Jenny felt a rush of heat swoosh through her body. Three weeks had passed since she’d heard the news, and yet she couldn’t look at the article without feeling as if she was sliding deeper into a seething funk.

It wasn’t a bad dream. Terri stole my formula.

You knew she would. You don’t have any friends. Nobody likes you.

Ignoring the voice in her head, Jenny inhaled, noticed the time, and then carefully placed the folded piece of paper back against the books. Brandon would be here in two hours. She didn’t have time to think about any of this now.

Tonight was the night Brandon would propose. Woman’s intuition had her body thrumming with excitement. Brandon was a pilot, and, although he didn’t call often, he’d left a message with the receptionist at her work: we need to talk.

Only four words, but she knew. He wanted her to be ready. And boy, would she be. Although their time spent together was usually a quick romp in bed, she’d been seeing him for almost a year now. He was going to propose. It was time.

Don’t be an idiot. Nobody loves you. You know that.

“Not tonight,” she said aloud. “Leave me alone.”

After one more glance at Terri’s picture, she came to her feet. She walked into the bathroom, turned on the faucet, and sprinkled the water with lavender bath salts.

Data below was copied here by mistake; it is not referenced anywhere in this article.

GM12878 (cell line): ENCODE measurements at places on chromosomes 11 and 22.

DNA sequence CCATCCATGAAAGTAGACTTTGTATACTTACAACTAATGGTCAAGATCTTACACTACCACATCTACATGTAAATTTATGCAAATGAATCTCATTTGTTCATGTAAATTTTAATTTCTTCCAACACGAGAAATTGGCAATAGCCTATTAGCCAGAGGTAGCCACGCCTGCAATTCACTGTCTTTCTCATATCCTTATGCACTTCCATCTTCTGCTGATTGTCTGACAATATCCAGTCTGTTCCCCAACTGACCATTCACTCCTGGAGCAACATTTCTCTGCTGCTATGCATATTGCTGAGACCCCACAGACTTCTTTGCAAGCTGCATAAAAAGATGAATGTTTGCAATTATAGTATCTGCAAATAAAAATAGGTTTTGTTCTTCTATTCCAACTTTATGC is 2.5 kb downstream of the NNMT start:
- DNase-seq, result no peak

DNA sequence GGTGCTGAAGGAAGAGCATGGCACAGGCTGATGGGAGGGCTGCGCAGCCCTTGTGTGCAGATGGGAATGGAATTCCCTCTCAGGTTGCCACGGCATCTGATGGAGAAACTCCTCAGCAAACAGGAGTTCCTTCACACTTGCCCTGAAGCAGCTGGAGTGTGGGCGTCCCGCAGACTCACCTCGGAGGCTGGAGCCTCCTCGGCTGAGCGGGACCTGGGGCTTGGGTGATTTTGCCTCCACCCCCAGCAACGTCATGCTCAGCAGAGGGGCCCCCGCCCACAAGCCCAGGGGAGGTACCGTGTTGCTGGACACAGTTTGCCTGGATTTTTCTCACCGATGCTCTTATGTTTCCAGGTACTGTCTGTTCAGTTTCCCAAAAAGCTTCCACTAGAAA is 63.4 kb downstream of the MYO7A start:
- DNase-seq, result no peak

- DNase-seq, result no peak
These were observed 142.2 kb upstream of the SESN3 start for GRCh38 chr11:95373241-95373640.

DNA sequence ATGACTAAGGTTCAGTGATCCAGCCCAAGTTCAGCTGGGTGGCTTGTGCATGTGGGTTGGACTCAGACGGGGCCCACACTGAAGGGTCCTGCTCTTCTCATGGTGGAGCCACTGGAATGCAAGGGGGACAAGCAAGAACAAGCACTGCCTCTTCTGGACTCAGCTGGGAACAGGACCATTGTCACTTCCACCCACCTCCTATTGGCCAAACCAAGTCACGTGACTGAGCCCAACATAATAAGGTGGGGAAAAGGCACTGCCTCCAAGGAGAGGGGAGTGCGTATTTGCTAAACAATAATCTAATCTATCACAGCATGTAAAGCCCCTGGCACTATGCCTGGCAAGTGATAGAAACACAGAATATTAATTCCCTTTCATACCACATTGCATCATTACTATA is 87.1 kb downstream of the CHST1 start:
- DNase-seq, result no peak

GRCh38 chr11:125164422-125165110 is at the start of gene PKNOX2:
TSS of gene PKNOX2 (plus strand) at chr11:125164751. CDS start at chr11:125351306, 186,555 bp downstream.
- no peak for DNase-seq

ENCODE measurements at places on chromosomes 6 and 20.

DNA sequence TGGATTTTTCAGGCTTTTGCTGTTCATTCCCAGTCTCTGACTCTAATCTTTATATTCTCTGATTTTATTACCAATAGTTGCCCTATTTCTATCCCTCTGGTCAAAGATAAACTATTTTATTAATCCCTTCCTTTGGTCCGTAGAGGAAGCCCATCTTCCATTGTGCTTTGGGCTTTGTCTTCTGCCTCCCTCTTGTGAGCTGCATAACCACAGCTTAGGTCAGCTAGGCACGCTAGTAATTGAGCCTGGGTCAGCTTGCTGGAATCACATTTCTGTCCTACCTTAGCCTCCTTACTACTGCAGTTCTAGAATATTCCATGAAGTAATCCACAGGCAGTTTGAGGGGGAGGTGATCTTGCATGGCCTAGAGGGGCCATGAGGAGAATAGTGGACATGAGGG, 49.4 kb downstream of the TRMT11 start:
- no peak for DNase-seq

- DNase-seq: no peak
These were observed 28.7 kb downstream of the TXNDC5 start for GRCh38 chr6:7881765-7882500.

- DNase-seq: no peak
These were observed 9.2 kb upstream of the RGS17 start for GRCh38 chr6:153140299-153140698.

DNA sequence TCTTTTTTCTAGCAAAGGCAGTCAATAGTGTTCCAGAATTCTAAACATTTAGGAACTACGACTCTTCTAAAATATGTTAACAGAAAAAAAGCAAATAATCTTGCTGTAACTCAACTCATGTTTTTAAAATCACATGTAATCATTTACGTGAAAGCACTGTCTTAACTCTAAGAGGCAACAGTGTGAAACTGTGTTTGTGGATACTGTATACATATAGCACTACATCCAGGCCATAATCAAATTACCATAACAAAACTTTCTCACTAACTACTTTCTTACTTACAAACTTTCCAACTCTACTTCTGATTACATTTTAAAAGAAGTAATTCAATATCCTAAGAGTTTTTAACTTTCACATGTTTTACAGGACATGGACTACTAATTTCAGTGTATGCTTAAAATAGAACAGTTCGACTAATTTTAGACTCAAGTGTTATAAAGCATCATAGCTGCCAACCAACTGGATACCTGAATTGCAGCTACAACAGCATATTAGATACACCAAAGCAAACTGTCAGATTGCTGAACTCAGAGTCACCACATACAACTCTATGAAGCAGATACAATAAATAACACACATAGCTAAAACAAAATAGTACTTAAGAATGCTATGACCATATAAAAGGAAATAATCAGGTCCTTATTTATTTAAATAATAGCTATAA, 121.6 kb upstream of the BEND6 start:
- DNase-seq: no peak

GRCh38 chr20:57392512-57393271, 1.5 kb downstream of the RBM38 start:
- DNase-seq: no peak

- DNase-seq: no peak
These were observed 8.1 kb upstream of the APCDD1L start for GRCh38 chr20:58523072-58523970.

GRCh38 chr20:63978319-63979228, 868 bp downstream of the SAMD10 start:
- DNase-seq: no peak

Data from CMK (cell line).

As the tub filled, she examined her recent purchases laid out on the bed. The formfitting red dress was beautiful. The undergarments made her blush. Should she wear the sexy mesh-and-lace corset with lace V-string or the red bombshell garter slip?

Tonight would be special—different from all of their other nights spent together.

Brandon was smart and funny and ridiculously charming. Every so often he would take her to dinner. Then they would return to her place to sip wine and talk—about everything.

Time raced, and although the next two hours felt like minutes, when the doorbell rang, she was ready. Giddy with anticipation, she opened the door. Before she could wrap her arms around him, Brandon made his way inside without so much as a hello.